Thursday, May 29, 2008

Suicide part 2…

Today was Uncle Charlie’s funeral. To say that there wasn’t a dry eye in the house would be putting it extremely mild. People were sobbing like babies. Charlie had a way of touching your heart, making you laugh, making you feel at home. Every time I saw Charlie he would come up to me hug, and kiss me, and ask, “How you doin’ baby?” If there was a stranger in the room Charlie would seek them out and talk to them, he always made every one feel welcome.

I’ll be honest; today I was very conflicted about the way I felt about him committing suicide. My father was a manic depressive, we found him sitting in the basement with a gun in his mouth crying like a baby more than once. He told my mother one time that if he didn’t fear going to hell for killing himself, he would have already done it. (My father eventually died in his sleep December 1989). We were raised in a very strict Baptist Church; we were always taught that if you committed suicide, you had committed a mortal sin for which there was no forgiveness. But within my heart that just did not make sense to me, because we were also taught that when you accepted Christ into your heart that he forgave you of ALL your sins, past, present, and future.

Rick had an associate at work that overheard his conversation about Charlie yesterday; and he asked Rick how could he even justify going to a funeral service for someone that had killed himself? Rick asked him if he had ever lost a cousin, father, brother, or mother to suicide? Of course he answered no. Rick told him then you wouldn’t know.

After the service today I googled suicide and the Bible; there were a lot of articles that I found helpful. I found a quote from that fits our very situation;

Suicide is a grievous sin that seriously hurts both the heart of God, and those who loved the deceased. The pain of losing a loved one who took their own life is not easily healed, and often isn't fully healed until Heaven. Whether you are contemplating suicide or know someone who killed themselves, God wants you to know there is hope and life for you. He is the great Healer and Restorer of what has been lost or stolen.

I fully believe that is so very true.

This morning when the showing first started some of the relatives started arguing and fighting, and they were going to call the police. When an unexpected person stood up and told everyone that this was not the place or the time (the main culprit was his own mother). It was Rick’s cousin Mark, who by all accounts has been in and out of trouble all of his life, but today he finally took a stand and did the right thing. I was really proud of him.

All of this fighting between the family started when Judy (Rick’s mother) died, this was the first time that they all were under the same roof in almost two years. Rick’s other cousin by marriage stood up to talk about Charlie during his service today, and towards the end of her speech she told them that they needed to come together and forgive one another. While I was researching what the Bible says about suicide I found some passages about depression (which can lead up to suicide) and it just fit our situation as well:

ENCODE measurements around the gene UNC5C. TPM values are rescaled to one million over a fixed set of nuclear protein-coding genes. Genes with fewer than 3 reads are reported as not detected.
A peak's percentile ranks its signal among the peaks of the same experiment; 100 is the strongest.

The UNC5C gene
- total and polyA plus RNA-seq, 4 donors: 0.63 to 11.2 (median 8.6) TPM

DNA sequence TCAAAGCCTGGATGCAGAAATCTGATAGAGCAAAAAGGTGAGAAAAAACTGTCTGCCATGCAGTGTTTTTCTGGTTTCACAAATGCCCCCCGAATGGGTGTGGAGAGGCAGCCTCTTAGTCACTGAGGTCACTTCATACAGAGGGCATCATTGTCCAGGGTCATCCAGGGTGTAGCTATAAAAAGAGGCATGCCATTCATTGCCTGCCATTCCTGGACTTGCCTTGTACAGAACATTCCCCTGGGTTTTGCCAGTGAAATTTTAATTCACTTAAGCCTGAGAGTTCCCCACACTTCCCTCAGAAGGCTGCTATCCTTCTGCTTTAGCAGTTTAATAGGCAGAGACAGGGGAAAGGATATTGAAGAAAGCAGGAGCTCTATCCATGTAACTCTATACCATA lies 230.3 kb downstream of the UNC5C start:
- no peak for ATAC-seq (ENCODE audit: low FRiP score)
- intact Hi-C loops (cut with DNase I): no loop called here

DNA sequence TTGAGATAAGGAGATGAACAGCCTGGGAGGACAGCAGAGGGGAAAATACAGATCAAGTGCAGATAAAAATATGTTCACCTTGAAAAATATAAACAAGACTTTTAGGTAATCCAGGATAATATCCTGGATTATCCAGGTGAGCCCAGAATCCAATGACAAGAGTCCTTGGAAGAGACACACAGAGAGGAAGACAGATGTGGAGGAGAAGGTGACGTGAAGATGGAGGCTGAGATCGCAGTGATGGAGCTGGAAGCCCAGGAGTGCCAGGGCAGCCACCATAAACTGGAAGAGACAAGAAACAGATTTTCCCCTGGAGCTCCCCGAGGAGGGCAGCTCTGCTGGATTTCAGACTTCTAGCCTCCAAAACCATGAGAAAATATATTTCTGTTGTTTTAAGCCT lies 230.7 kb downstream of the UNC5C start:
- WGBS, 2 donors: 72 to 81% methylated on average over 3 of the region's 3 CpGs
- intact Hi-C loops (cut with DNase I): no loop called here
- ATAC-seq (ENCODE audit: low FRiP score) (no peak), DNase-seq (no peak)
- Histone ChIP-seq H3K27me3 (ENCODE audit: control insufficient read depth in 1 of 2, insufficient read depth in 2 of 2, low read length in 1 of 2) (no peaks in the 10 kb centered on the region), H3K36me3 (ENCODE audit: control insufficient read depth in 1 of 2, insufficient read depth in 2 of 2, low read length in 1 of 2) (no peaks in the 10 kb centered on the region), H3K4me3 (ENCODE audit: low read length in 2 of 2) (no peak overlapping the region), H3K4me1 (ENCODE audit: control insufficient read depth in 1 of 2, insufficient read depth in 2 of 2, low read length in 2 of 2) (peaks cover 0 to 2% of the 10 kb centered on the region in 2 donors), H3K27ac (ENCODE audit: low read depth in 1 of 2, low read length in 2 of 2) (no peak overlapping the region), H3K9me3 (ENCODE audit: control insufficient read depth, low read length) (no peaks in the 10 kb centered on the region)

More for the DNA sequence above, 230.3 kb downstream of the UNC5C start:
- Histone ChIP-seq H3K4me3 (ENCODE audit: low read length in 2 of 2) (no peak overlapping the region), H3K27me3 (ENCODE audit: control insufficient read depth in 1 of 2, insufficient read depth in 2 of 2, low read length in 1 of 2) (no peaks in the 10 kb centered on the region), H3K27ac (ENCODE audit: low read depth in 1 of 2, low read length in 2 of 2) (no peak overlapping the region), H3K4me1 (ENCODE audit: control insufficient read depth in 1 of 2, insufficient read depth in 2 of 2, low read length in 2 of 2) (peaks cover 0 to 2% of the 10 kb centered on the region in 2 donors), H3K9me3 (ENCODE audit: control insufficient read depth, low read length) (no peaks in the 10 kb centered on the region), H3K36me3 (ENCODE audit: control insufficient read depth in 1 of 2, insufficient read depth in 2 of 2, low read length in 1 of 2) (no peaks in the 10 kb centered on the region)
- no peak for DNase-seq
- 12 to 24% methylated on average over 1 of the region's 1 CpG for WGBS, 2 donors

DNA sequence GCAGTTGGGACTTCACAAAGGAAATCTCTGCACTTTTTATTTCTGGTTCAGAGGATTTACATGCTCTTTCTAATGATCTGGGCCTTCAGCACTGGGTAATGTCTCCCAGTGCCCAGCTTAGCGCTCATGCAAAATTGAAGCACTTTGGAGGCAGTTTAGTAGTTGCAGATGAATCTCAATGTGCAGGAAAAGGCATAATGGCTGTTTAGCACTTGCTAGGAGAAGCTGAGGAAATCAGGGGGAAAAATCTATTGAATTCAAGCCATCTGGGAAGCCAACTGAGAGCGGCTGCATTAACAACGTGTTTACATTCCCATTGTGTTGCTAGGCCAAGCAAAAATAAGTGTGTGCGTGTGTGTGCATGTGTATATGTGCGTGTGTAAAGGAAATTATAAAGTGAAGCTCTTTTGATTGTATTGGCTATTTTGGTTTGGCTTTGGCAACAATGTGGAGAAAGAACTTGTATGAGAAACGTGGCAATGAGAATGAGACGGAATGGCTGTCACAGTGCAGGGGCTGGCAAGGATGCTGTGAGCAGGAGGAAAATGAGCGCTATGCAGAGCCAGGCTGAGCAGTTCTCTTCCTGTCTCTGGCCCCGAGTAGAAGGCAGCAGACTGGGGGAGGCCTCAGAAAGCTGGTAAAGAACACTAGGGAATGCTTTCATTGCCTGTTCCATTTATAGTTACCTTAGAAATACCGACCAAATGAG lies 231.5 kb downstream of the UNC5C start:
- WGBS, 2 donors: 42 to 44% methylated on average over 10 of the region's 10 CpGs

Depression is often anger, and a host of other emotions that have turned inward and become frozen. If you are carrying anger, resentment, bitterness, unforgiveness, frustration, jealousy, despair, worthlessness, hopelessness, fearfulness, vengeance and/or self-pity in your heart, you can turn these things over to God and begin to receive your healing right now, in faith. If you don't know how to let them go, confess it to God and ask for His help in releasing it to Him. No one can overcome these things by themselves. We all need the power of God to set us free from sinful and hopeless ways of thinking. That is why the Bible tells us that we must be "transformed, by the renewing of our mind (Romans 12:2)." The Holy Spirit is the only One who can help us break free and be healed of these deadly emotions.

So if you have family out there that you have not spoken to in awhile, you may not even remember what you were arguing about in the first place. Please consider how you would feel if you lost that person unexpectedly, and you did not work things out between one another, and forgive each other. When it would just take a simple “I’m sorry” or a phone call just to see how they have been. It would release you from that inner struggle, even if they didn’t return the gesture.

My husband was so angry the night we found out about Charlie, because we all saw where Charlie was headed with the drugs and the alcohol abuse. Rick was really beating himself up over the fact that he never said anything to Charlie that everybody just accepted it as “that’s just the way it is.” He says that he really wishes that he would have said something to him about what he was doing and who he was hurting while doing what he did. If you have a family member who is struggling with an addiction please say something to them, before you run out of time. Don’t live with the “What if’s”.

Rest in Peace Uncle Charlie, we are going to really miss you.

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